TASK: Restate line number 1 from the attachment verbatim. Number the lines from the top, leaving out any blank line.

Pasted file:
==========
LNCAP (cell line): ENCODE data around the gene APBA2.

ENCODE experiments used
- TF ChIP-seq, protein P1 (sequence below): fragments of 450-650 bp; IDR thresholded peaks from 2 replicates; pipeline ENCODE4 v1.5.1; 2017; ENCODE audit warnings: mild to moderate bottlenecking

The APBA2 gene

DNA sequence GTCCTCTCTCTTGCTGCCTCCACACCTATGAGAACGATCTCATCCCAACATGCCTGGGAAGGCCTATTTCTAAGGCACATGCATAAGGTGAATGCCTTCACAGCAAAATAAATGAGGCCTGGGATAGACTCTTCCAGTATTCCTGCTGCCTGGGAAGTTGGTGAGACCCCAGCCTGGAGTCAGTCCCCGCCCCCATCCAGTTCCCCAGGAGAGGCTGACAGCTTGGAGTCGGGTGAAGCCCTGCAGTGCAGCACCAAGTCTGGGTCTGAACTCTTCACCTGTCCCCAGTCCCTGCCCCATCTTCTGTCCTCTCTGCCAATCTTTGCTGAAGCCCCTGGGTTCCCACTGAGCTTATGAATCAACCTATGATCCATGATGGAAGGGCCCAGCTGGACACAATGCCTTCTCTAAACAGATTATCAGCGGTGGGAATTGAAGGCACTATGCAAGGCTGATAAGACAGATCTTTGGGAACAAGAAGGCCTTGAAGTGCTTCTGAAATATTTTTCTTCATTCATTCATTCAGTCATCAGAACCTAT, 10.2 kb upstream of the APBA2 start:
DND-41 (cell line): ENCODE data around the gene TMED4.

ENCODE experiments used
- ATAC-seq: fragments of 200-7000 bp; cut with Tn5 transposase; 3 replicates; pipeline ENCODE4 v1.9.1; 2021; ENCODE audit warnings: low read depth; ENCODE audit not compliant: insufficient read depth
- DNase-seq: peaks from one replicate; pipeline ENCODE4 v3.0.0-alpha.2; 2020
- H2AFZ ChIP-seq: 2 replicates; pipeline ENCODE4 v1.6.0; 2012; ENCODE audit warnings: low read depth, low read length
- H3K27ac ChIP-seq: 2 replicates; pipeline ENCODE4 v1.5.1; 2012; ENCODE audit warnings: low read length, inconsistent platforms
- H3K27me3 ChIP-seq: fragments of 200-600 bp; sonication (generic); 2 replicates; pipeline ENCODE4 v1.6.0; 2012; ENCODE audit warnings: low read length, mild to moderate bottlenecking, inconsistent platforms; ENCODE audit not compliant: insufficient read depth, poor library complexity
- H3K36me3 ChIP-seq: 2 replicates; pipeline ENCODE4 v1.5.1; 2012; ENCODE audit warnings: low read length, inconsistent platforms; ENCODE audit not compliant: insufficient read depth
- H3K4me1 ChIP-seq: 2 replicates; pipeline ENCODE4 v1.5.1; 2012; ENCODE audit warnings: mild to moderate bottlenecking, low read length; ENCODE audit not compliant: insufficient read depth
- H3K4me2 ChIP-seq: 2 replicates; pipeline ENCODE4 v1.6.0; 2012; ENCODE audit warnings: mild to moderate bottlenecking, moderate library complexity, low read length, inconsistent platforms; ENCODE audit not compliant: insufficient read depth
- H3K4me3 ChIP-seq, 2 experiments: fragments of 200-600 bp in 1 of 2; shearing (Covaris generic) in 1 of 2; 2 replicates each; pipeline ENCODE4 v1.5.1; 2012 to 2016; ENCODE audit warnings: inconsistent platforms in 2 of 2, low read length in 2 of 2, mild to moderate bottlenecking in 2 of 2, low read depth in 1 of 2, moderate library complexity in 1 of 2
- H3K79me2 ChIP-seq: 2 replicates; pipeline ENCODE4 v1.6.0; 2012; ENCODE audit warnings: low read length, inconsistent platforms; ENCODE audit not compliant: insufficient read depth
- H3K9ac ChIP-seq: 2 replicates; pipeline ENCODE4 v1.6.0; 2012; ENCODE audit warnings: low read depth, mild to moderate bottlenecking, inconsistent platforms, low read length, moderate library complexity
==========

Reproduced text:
LNCAP (cell line): ENCODE data around the gene APBA2.